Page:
For Barthes, this is a requirement: "landscape ... must be habitable, not [only] visitable." (38) He speaks here of a powerful notion of "home" (a notion that, for Barthes, evokes the Mother--this foreshadows his thought further in the book regarding his actual mother, and the obvious safety he felt with her, "a utopian time"). (40)

All, feel free to comment, post, enter into dialogue (especially P.W.).

Monday, September 17, 2012

The first part of a long term exploration of Roland Barthes' Camera Lucida

This post is the first in a weekly series of "dialogue" surrounding Roland Barthes' exploration of photography as a cultural process in his book Camera Lucida (the edition from Hill and Wang from 2010, with a Foreword by Geoff Dyer). I am guiding a student through a directed study of this book (and Barthes' comments regarding photography in general), and so these entries are supposed to represent both kinds of guides, as well as sort of discussion points. Hopefully, these are both helpful and thought provoking. This is an experiment, and all are invited to participate. Comments are welcome.

Right at the outset of the book, the author includes a Polaroid photograph by Daniel Boudinet from 1979. What do you think it was about the image of pillows and drawn curtains that would have enticed Barthes?

Dyer's introduction is full of wonderful points: Barthes' style is "compression and flow." (x) Perhaps Dyer's following statement is ripe for comment: "photography represents the advent of the self as other" (he attributes the sentiment to Barthes here). (xiv)

Consider Dyer's comments about digital photography:
- photograph as a record "of what has been";
- "photography as a technology in the process of becoming past, part of what has been." (xvii)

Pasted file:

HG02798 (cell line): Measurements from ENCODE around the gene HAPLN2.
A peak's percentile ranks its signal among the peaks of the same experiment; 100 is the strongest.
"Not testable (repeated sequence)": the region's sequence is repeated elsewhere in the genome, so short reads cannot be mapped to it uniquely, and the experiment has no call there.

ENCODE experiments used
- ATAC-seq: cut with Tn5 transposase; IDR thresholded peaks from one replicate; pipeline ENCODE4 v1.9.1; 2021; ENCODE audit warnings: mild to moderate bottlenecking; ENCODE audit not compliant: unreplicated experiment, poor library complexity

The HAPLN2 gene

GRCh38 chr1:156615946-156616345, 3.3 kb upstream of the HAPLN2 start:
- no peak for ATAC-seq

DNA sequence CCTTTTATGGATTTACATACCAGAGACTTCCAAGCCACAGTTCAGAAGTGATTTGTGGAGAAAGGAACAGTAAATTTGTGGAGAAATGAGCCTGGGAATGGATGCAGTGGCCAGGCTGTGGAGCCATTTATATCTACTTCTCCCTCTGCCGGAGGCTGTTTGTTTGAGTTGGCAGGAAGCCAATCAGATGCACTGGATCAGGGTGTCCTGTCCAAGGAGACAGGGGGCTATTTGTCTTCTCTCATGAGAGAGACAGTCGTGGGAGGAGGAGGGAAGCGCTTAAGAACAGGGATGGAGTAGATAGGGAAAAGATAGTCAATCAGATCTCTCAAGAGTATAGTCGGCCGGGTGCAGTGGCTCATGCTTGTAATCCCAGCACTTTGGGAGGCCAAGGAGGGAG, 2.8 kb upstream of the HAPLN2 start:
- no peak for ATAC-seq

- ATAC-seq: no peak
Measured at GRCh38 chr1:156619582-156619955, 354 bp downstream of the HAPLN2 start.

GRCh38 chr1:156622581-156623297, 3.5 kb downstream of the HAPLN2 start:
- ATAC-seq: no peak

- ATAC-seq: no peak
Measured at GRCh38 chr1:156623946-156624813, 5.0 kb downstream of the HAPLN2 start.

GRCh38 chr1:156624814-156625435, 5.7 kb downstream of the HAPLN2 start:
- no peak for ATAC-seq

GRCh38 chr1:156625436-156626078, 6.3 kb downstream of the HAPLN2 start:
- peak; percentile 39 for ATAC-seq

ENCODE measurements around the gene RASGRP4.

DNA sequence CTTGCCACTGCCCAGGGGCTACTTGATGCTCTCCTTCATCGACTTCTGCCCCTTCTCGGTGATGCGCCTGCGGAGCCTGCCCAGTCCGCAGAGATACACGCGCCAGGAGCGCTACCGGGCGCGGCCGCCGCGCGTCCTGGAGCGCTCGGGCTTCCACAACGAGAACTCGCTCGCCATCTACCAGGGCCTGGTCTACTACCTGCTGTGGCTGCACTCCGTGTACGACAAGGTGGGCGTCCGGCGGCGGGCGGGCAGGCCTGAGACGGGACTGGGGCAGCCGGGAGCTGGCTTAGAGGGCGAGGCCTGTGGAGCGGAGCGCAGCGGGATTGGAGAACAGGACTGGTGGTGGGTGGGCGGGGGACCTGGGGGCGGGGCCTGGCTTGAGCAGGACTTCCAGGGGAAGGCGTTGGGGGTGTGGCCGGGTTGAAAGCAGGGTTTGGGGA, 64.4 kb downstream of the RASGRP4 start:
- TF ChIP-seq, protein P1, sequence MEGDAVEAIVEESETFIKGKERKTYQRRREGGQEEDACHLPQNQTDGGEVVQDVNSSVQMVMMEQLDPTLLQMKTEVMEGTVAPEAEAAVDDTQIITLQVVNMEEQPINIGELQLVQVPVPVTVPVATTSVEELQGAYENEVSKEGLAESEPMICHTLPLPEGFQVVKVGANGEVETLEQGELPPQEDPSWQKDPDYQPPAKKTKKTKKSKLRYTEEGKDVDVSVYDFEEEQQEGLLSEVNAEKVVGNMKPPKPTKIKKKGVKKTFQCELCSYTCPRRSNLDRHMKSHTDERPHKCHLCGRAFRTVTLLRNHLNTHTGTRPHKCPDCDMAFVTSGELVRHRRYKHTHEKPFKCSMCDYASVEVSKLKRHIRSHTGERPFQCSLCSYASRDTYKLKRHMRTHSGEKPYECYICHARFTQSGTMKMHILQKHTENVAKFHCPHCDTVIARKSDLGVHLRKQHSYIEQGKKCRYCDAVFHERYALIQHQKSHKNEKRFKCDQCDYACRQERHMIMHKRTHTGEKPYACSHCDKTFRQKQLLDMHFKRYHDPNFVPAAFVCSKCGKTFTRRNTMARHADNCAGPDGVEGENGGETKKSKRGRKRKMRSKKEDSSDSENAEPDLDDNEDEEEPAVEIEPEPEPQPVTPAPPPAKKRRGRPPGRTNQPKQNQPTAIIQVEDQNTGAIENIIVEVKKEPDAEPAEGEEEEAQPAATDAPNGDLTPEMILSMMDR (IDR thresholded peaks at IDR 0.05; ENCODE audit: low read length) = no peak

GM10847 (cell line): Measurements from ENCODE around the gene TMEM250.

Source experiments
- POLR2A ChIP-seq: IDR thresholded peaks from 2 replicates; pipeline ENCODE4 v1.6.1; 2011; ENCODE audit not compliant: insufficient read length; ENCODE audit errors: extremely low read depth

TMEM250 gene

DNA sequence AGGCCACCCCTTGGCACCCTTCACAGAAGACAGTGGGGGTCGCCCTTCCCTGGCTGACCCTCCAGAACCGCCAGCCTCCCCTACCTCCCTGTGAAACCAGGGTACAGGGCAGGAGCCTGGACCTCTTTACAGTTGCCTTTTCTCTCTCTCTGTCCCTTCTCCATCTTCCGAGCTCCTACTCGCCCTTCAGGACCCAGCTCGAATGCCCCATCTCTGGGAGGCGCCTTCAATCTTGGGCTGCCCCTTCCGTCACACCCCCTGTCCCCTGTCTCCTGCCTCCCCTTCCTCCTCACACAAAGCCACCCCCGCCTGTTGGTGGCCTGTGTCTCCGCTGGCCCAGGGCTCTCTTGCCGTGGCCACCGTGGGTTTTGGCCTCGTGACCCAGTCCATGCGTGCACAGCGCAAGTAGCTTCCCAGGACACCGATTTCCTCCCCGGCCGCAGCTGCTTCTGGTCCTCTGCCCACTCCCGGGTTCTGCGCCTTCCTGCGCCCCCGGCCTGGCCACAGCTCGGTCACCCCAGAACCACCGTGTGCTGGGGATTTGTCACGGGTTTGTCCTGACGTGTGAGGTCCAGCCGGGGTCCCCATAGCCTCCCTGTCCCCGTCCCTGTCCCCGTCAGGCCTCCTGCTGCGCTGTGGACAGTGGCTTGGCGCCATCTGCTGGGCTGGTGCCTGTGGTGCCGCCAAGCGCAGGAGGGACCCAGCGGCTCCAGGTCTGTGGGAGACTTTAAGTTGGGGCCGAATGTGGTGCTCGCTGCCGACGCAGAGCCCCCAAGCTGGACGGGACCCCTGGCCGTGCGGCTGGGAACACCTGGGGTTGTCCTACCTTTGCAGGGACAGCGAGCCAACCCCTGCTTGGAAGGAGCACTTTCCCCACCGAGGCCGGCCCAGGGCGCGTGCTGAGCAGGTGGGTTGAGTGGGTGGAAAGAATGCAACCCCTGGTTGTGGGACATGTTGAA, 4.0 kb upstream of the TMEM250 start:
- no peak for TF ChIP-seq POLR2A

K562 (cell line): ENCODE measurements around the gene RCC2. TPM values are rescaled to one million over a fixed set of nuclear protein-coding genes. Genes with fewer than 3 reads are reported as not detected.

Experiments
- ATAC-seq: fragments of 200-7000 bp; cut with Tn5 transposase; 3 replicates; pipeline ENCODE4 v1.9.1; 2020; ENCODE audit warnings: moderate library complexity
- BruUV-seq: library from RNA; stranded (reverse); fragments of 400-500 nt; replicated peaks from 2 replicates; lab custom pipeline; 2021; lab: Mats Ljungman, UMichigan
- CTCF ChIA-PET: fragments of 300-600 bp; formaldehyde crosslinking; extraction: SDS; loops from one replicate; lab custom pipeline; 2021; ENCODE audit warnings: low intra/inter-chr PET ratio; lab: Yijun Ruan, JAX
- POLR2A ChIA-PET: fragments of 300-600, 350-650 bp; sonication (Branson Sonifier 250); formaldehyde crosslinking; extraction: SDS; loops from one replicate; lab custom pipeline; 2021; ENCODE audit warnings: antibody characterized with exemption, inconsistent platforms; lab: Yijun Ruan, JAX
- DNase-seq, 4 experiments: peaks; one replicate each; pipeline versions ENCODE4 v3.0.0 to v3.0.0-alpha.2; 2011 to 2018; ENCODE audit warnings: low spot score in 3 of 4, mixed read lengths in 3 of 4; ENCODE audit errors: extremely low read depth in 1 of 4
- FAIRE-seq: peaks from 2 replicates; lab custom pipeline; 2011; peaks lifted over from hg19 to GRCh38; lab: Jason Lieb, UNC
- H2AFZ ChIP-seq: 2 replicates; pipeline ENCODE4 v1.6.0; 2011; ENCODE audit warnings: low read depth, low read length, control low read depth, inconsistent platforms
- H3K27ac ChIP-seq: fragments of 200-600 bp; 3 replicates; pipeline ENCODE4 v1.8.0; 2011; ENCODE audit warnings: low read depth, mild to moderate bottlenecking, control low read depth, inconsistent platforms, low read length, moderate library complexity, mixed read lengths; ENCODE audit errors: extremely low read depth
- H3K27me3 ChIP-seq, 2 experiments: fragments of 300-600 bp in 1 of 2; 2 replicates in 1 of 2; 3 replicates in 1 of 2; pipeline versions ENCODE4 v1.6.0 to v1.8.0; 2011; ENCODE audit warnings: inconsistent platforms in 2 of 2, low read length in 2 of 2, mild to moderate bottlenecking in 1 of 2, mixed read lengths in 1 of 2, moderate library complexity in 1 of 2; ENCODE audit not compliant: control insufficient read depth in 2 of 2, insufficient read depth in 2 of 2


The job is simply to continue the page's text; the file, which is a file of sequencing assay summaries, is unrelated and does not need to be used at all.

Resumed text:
Section 1: Barthes cannot separate photography from cinema, but decides to figure out what it is apart from the other image-based media (or medium, I suppose, of film). He goes so far as to suggest that it (photography) doesn't exist.

Section 2: The various categorizations of photography, characterizations which could easily be applied to painting. He suggests that the photograph only means what it points to: "it points a finger." it is only a diectic language (that is, meaning is dependent on the context in which it is used). A photograph is always the photograph [of something]. (5) What is Barthes saying about photography as visual semiotics on p. 5? Why do you think Barthes capitalizes Pholography?

Section 3: He decides to look at only a few photographs (ones that he suggests "existed" for him, in order to "formulate the fundamental feature, the universal." (9)

Section 4: Important There are 3 impulses in photography:
1) to do (the Operator - this isn't Barthes)
2) to undergo (the observed subject)
3) to look (the subject observing)
For Barthes, photography is "the return of the dead." (9) He covers photography-according-to-the-photographer (#1 above) as simply a chemical and physical activity, but one outside of his experience. He leaves it alone. (10)

Section 5: Posing for the camera is a problem for Barthes. Photography, unlike painting or drawing, is anything but subtle - at least the artist can imbue the image with some character, whereas photography cannot. (11) "'Myself' never coincides with my [photographic] image." (12) What does Barthes say about painting in history here? What does Barthes mean by the following beautiful phrase: "cameras ... were clocks for seeing."? (15)

Section 6: Barthes constitutes #3 above - the spectator - and admits (simply) that he does not appreciate all photographs. (18)

Section 7: So, then, why the attraction to certain photographs? He talks about "advenience" or "adventure" of a photograph: "This picture advenes, that one doesn't." (19) The photograph that interests Barthes "animates" him. (20)

Section 8: He refers back to earlier sections here, suggesting that he could speak of photography in terms of "material essences" (science) and "regional essences" (perhaps sociology), but instead considers "sentimental" reasons.
I wanted to explore it not as a question (a theme) bust as a wound: I see, I feel, hence I notice, I observe, and I think. (21)

Hopefully the questions above will elicit some sort of discussion. There are (probably) no "right" answers, and I certainly don't know them all, but this is certainly a "rich text." It is a personal text, made quite evident by his observation of photography, or his desires for the photographic referent, as a "wound." His personal story comes out as he continues; Camera Lucida is a deeply personal book.